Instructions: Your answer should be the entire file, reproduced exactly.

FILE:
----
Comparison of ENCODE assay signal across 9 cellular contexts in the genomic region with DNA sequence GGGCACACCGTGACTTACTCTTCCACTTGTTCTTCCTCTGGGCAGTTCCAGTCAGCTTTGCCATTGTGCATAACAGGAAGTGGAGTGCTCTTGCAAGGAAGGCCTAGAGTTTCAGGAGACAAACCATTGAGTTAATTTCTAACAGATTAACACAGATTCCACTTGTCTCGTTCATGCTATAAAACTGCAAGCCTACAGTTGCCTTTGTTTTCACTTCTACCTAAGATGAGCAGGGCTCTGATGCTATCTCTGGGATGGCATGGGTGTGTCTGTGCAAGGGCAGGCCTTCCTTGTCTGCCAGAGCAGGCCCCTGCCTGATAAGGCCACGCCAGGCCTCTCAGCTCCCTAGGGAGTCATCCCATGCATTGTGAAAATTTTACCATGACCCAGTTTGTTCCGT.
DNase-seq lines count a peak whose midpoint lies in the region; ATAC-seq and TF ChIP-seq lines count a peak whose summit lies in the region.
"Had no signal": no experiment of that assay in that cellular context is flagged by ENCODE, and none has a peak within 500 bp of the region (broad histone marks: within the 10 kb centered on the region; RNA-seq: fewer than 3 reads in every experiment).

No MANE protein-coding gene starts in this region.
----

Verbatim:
Comparison of ENCODE assay signal across 9 cellular contexts in the genomic region with DNA sequence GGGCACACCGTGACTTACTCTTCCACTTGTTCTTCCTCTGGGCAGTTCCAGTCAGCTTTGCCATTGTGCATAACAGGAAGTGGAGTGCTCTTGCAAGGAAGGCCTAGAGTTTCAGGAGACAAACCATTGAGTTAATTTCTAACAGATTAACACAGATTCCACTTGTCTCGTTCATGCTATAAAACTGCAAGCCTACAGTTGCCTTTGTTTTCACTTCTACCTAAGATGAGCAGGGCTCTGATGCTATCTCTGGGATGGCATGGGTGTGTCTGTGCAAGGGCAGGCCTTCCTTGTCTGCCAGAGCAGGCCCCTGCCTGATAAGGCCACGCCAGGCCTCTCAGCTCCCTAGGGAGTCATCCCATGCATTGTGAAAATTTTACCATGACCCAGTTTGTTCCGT.
DNase-seq lines count a peak whose midpoint lies in the region; ATAC-seq and TF ChIP-seq lines count a peak whose summit lies in the region.
"Had no signal": no experiment of that assay in that cellular context is flagged by ENCODE, and none has a peak within 500 bp of the region (broad histone marks: within the 10 kb centered on the region; RNA-seq: fewer than 3 reads in every experiment).

No MANE protein-coding gene starts in this region.